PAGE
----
Plant litter composition and stable isotope signatures vary during decomposition in blue carbon ecosystems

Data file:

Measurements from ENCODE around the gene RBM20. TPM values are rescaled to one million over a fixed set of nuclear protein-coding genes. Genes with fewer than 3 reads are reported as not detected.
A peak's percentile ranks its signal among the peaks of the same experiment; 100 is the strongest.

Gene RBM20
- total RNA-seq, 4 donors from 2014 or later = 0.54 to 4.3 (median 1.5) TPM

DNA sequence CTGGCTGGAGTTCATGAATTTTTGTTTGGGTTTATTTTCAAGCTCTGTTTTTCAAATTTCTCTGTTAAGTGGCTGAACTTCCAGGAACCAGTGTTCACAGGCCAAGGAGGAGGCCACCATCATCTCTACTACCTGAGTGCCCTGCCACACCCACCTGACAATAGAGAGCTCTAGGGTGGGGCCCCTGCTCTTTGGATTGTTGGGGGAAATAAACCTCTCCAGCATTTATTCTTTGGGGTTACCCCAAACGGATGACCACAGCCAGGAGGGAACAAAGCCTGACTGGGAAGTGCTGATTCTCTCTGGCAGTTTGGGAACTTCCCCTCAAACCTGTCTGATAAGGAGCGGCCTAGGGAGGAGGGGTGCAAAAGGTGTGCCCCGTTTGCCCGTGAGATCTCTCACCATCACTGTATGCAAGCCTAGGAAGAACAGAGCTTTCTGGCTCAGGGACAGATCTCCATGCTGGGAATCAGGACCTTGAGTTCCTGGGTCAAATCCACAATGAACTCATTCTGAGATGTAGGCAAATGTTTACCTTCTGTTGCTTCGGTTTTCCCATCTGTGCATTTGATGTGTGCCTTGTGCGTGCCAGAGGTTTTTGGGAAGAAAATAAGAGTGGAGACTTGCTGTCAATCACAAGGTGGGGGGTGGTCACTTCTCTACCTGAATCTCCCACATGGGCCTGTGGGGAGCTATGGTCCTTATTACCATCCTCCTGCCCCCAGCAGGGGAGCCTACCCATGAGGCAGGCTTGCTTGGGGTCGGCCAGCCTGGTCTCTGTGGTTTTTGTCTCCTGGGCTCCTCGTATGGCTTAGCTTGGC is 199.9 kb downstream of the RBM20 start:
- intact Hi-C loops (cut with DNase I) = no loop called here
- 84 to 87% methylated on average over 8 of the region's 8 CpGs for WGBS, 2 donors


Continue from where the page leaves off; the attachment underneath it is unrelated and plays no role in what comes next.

The ratio of isotopes of carbon (13C:12C or δ13C) and nitrogen (15N:14N or δ15N) are common indicators of the flow and storage of organic matter in coastal wetland research. Effective use of these indicators requires quantification and understanding of: (1) the variability of isotope signatures of potential organic matter source materials; and (2) the influence of organic matter decomposition on isotopic signatures. While it is well-established that organic matter characteristics change during the decomposition process, there has been little direct quantification of any concurrent shifts in isotope signatures for coastal detritus. In this study, we addressed this by quantifying: (1) shifts in sample composition using solid-state 13C Nuclear Magnetic Resonance (NMR) spectroscopy; and (2) shifts in δ13C and δ15N signatures of coastal plant tissues from field litterbag experiments. We observed significant shifts in 13C NMR spectra across the course of deployment for all four plant tissues assessed (leaves of mangrove Avicennia marina; branchlets of supratidal tree Casuarina glauca; leaf wrack and roots/rhizomes of the seagrass Zostera muelleri), driven largely by the preferential loss of labile constituents and concentration of more resistant macromolecules, such as lignin and leaf waxes. While there were shifts in isotope ratios for all species, these varied in direction and magnitude among species, tissue type and isotopes. This included δ13C enrichments of up to 3.1‰ and 2.4‰ in leaves of A. marina, and branchlets of C. glauca, respectively, but δ13C depletions of up to 4.0‰ for Z. muelleri. Shifts in δ15N varied among species and tissue types, with few clear temporal patterns. Partial least squares regression analyses showed that some tissue isotope signatures can be reliably predicted on the basis of sample composition (13C NMR spectra), however, multiple inter- and intra-species variations preclude a simple explanation of isotopic signature shifts on the basis of plant-material molecular shifts alone. Further, we cannot preclude the potential influence of microbe-associated organic matter on sample composition or isotopic signatures. Our findings emphasise the importance of considering decomposition effects on stable isotope signatures in blue carbon ecosystems. Isotope approaches will remain a valuable tool in coastal ecosystem research, but require robust experimental approaches (including appropriate use of decomposed end-members or fractionation correction factors; quantification of microbial organic matter) and quantification of decomposition dynamics for specific plant tissues and environmental settings.
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